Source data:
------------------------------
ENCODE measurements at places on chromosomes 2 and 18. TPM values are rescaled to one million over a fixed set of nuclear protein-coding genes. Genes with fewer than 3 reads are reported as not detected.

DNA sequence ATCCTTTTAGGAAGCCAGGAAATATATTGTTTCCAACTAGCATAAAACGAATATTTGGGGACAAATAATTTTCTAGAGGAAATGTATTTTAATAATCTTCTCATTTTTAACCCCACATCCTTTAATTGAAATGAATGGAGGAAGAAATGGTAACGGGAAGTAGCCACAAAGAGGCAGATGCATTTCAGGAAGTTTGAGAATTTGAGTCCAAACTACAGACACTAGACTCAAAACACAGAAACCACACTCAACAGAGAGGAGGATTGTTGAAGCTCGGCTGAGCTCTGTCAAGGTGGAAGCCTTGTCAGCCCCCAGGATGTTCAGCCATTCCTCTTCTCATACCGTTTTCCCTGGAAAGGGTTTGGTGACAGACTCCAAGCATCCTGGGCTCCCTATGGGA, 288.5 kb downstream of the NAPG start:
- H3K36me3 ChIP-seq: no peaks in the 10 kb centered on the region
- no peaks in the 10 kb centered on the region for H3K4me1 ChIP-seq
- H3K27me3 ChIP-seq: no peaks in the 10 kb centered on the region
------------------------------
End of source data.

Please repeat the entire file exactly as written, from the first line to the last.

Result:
ENCODE measurements at places on chromosomes 2 and 18. TPM values are rescaled to one million over a fixed set of nuclear protein-coding genes. Genes with fewer than 3 reads are reported as not detected.

DNA sequence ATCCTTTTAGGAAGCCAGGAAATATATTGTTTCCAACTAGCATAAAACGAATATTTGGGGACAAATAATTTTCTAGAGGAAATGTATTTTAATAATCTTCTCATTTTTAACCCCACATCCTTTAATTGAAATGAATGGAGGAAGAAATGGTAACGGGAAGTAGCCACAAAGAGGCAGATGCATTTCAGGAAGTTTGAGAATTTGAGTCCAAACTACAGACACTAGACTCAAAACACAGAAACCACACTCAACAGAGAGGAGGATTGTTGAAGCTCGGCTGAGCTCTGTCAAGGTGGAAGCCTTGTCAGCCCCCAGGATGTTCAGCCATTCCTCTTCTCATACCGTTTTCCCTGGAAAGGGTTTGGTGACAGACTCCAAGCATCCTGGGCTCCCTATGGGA, 288.5 kb downstream of the NAPG start:
- H3K36me3 ChIP-seq: no peaks in the 10 kb centered on the region
- no peaks in the 10 kb centered on the region for H3K4me1 ChIP-seq
- H3K27me3 ChIP-seq: no peaks in the 10 kb centered on the region